Here's another experiment: What kind of shell do you get when you run SSH? Let's try two variations. (You can simply use SSH to get back to your local machine—it works the same as if you were running SSH from a remote machine.) First, use SSH to log in to the remote machine:

strike @ blackcat 1 $ ssh blackcat
Last login: Tue Apr 17 21:17:35 2007
Executing /etc/profile
(Interactive, login shell)
Executing /Users/strike/.bash_profile
(Interactive, login shell)
Including /Users/strike/.aliases
strike @ blackcat 1 $

As you might expect, running SSH to access a remote machine launches a new login shell. Next, what happens when you run a command on the remote machine? Here's the answer:

strike @ blackcat 3 $ ssh blackcat ls
Executing /Users/strike/.bashrc
(Interactive shell)
villians.txt
heroes.txt

Running a command remotely using SSH spawns a non-login interactive shell. Why is it interactive? Because the standard input and the standard output of the remote command are tied to your keyboard and display, albeit through the magic of SSH.

Listing 4 shows ~/.bash_logout. This file runs as the shell terminates.

Listing 4: Sample ~/.bash_logout file
echo "Executing $HOME/.bash_logout"
echo "(Interactive, login shell)"

Helpful tips for startup files

The more you use the shell, the more you can benefit from persisting your preferences in startup files. Here are some helpful tips and suggestions for organizing your Bash settings. (You can apply similar strategies to other shells.)

  • If you have settings (for example, PATH) that you want to use in every shell (regardless of its mode), place those settings in ~/.bashrc and use source to access the file from ~/.bash_profile.
  • If you have accounts on multiple machines (and your home directory isn't shared among them through the Network File System [NFS]), use rsync to keep your shell startup files in sync across all machines on the network.
  • If you apply certain preferences depending on the host you're using—say, a different PATH if one system has special resources—place those settings in a separate file and use source to access it during shell startup. If you choose to use rsync to manage your files, omit the host-specific file from the file distribution list.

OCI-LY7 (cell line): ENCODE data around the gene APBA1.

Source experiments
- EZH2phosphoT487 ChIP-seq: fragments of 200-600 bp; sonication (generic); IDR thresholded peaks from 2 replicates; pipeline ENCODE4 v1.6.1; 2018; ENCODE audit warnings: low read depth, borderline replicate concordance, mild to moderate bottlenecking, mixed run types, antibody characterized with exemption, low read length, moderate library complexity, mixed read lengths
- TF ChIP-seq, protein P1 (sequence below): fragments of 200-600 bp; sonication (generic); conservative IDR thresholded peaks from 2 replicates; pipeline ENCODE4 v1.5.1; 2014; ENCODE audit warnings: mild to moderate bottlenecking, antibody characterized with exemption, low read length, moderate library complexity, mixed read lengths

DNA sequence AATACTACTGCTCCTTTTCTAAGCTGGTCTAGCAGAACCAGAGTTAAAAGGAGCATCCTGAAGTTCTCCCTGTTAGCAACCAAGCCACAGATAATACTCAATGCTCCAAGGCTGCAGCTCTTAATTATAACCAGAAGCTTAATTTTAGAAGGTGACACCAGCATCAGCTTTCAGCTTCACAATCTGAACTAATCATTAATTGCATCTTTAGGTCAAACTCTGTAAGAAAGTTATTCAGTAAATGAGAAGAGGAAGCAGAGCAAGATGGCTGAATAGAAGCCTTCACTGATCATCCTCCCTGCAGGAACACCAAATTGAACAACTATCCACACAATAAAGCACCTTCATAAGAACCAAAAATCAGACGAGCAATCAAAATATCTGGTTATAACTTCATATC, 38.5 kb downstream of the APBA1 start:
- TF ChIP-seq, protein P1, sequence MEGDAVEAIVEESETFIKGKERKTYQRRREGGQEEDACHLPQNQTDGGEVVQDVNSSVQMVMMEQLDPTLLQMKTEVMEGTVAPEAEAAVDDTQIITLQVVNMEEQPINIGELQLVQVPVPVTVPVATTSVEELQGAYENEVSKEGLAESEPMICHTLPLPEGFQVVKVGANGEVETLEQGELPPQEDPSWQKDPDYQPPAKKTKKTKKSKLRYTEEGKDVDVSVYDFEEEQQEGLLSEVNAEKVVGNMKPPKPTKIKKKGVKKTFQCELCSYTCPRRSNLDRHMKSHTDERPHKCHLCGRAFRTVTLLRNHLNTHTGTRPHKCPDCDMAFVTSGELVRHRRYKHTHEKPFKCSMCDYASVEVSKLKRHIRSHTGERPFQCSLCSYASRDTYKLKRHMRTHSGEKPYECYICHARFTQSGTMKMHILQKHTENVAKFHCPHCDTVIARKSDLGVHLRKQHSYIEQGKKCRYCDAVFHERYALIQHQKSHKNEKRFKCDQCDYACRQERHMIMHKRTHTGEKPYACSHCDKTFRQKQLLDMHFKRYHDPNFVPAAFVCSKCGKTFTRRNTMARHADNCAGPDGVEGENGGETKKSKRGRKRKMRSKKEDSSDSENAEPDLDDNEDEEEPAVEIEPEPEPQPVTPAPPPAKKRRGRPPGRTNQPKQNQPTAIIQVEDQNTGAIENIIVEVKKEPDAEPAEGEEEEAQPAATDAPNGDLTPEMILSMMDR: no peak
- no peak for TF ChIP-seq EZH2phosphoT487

Of course, you can also create a global script and use conditionals and the environment variable HOSTNAME to choose the appropriate settings. (HOSTNAME is set automatically by the shell and captures the fully qualified host name.) For example, here's a useful snippet commonly found in startup files:

    case $HOSTNAME in
      lab.area51.org)      
        PATH=/opt/rocketscience/bin:$PATH
        PS1='\u @ \h \# \$ '
        export $PS1;;
      
      alien.area51.org)
        PATH=/opt/alien/sw/bin:$PATH;;
        
      saucer*)
        PATH=/opt/saucer/bin:$PATH
        PAGER=less
        export $PAGER;;
        
      *) 
        PATH=/usr/local/bin:$PATH
    esac
           
    export $PATH

    The construct here is a switch statement to compare the value of $HOSTNAME against four possible values: lab.area51.org, alien.area51.org, a pattern that matches any hostnames that begin with the literal string saucer* (a hostname such as saucer-mars would match; a hostname such as sauce.tomato.org would not), and everything else. Here, in the case of Bash, the asterisk (*) is interpreted as a shell operator, not as a regular expression operator. When a match is made against one of the patterns, the statements associated with that pattern execute. Unlike other switch statements, Bash's case runs one set of statements only.

Finally, look at the shell startup files of other users for inspiration and to save perspiration. (Some users protect these files and their home directory, though, which precludes you from browsing.) Does Joe have a cool, useful prompt? Ask how to implement the same thing. Does Jeanette have extensive keyboard accelerators or a great collection of environment variables to eke out special features from utilities? Chat with her about her about recipes. The best source of ideas and code comes from experienced practitioners of the command line.

Customizing your shell

Tweakers and modders, unite! You can customize your shell extensively, and after you find a setting or series of settings you like, save them in a startup file to re-use again and again. Use rsync or a similar tool to propagate your environment from one machine to another.

Your lesson is done. Time for more katas.